files could do well with a "hard lesson". They'll never forget to make
    regular backups, wont they?

    I think not making backups because "I'm not using my working account to surf
    the net" is not so good...
    And there's another point: I can think of more times I needed the net while
    I'm working on something than of those when I surfed the net just for fun.
    It would be a PIA to change accounts only to look up a certain phrase for
    your current work, wouldn't it?

    No, I don't think using multiple accounts would suit me and I don't know
    many people who think otherwise. IMHO the only way to keep your valuable
    files secure is to make backups.

    Greetings,
    Felix
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    Felix Tiede, Aug 21, 2004
    #6
  7. Edw. Peach

    Kleeb Guest

    On 2004-08-21, Felix Tiede <> schrieb :
    >
    > Long story short:
    > A malicious website would have a hard task to shut down your virus scanner,
    > if you're surfing not as 'Administrator', but it's still not impossible to
    > corrupt your system. And once it's running with Administrator privileges
    > your virus scanner will be defunct very fast...


    Thanks very much Felix for the info there.

    Cordially,

    Kleeb.
    Kleeb, Aug 22, 2004
    #7
  8. Edw. Peach

    lurker Guest

    Felix Tiede wrote:

    > lurker wrote:
    > | Felix Tiede wrote:
    > |>
    > |>Kleeb wrote:
    > |>| On 2004-08-21, Edw Peach <> schrieb :
    > |>| I wonder if so many rogue sites would be so successful in 'attacking'
    > |>| un-modified IE users if said users ran as something other than computer
    > |>| 'Administrator' ?
    > |
    > |
    > |>Long story short:
    > |>A malicious website would have a hard task to shut down your virus scanner,
    > |>if you're surfing not as 'Administrator', but it's still not impossible to
    > |>corrupt your system. And once it's running with Administrator privileges
    > |>your virus scanner will be defunct very fast...
    > |
    > |
    > | You are assuming that system files are the only important thing on a
    > computer.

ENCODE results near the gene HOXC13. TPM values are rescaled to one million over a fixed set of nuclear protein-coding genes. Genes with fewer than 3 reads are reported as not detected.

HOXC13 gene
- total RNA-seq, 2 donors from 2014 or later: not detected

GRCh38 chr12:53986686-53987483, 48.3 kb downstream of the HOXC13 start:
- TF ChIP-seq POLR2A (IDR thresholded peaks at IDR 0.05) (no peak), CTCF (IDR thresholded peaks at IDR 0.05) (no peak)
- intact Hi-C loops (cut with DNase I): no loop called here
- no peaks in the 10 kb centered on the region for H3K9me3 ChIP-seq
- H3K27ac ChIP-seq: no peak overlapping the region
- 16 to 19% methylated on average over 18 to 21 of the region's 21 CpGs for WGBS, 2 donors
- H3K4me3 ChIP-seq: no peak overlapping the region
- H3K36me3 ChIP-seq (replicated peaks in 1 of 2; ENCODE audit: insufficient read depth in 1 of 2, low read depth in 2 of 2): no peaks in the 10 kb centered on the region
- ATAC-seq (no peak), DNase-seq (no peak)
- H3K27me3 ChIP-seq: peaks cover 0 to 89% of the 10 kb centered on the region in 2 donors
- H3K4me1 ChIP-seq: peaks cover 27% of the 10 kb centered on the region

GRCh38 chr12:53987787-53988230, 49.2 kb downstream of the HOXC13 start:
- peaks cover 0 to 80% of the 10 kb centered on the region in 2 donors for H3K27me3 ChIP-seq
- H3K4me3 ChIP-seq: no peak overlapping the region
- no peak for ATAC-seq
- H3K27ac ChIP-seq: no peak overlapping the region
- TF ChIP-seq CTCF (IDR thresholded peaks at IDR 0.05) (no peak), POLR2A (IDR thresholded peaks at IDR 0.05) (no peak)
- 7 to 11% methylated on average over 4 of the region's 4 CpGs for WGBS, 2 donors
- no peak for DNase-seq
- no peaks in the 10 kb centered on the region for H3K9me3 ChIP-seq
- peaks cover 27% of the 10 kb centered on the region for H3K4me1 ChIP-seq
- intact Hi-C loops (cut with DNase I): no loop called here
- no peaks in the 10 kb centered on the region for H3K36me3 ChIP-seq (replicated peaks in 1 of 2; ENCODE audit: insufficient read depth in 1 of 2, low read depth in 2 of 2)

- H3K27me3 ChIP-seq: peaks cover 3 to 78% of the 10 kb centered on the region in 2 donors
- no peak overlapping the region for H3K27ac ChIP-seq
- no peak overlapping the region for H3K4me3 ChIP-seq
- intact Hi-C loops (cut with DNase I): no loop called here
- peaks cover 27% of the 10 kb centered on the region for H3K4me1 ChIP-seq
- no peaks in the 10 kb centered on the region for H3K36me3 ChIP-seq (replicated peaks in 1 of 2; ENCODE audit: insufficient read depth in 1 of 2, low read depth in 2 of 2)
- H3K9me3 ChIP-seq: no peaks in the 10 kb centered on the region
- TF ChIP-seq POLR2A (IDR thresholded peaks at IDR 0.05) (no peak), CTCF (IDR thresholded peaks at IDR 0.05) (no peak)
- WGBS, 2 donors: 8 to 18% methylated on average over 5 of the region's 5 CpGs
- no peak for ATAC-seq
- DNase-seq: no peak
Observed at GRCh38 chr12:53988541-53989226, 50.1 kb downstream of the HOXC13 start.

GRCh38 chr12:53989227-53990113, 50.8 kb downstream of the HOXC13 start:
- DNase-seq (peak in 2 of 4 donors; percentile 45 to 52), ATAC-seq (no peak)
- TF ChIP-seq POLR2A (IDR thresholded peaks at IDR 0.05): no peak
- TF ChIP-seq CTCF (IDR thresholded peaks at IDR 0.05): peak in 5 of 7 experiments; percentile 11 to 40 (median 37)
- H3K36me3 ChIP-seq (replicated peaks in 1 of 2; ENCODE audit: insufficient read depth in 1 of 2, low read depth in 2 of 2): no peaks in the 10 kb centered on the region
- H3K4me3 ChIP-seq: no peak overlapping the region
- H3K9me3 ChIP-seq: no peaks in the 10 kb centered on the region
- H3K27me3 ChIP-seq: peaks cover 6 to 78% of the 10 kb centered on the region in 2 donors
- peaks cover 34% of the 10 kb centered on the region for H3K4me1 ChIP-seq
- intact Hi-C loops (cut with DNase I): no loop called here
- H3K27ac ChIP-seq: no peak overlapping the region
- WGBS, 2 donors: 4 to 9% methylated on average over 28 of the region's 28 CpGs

> | If you login as a limited user and an IE exploit wipes your documents
    > (that you
    > | just so happened to have forgotten to backup), it would have done no damage
    > | to
    > | the system, yet be devastating to you, the user. One could easily reinstall
    > | windows, since a convenient "backup" of windows itself is usually available
    > | with every new machine you purchase from a computer store on their install
    > | or restore CDs but some people don't backup their documents at all and could
    > | lose a lot of work if something were to wipe that.
    > |
    > | One way to keep your documents safe from potential IE exploits wiping them
    > is to
    > | designate separate limited user accounts for separate tasks. Such as one
    > | account for document creation and editing, and the other account for
    > | browsing
    > | the web. With that setup, if something hijacks your IE and tries stuff, it
    > | wouldn't be able to accomplish much, nor would it be able to wipe your
    > | documents (unless it used another local privilege escalation security hole
    > | to pull it off, or unless you set your permissions on your other account to
    > | allow another user to modify/delete files from it) and cleaning any malware
    > | that installed under the web browsing account would be as easy as deleting
    > | the web browsing account entirely and creating a new limited user account
    > | compared to what would have to be done if that said IE exploit had full
    > | admin privileges and wiped all your important stuff (that you forgot to
    > | backup).
    >
    > You're completely right about that. Yes, I didn't mention that user files
    > could be corrupted.
    >
    > But sometimes I think that those users who are ignorant to backup their
    > files could do well with a "hard lesson". They'll never forget to make
    > regular backups, wont they?
    >
    > I think not making backups because "I'm not using my working account to surf
    > the net" is not so good...
    > And there's another point: I can think of more times I needed the net while
    > I'm working on something than of those when I surfed the net just for fun.
    > It would be a PIA to change accounts only to look up a certain phrase for
    > your current work, wouldn't it?
    >
    > No, I don't think using multiple accounts would suit me and I don't know
    > many people who think otherwise. IMHO the only way to keep your valuable
    > files secure is to make backups.


    Well, no one said you had to use the accounts separately from each other. Both
    windows and linux offer the ability to run a program within another user
    account without logging out of the currently logged in user account. So one
    could run a web browser in another account and if something happens, its damage
    would be limited to its own account while still allowing you to easily refer
    back to the other program you had running in another account the same way you
    would with any normally loaded program, even allowing copying/pasting between
    them. I am not sure on windows, but in linux with KDE, you can even set
    application shortcuts for specific apps to automatically load in a different
    user account when clicked. The app would load like normal except it would only
    be able to access what that other user account can access unless you set file
    permissions to allow it more access to other things.
    lurker, Aug 22, 2004
    #8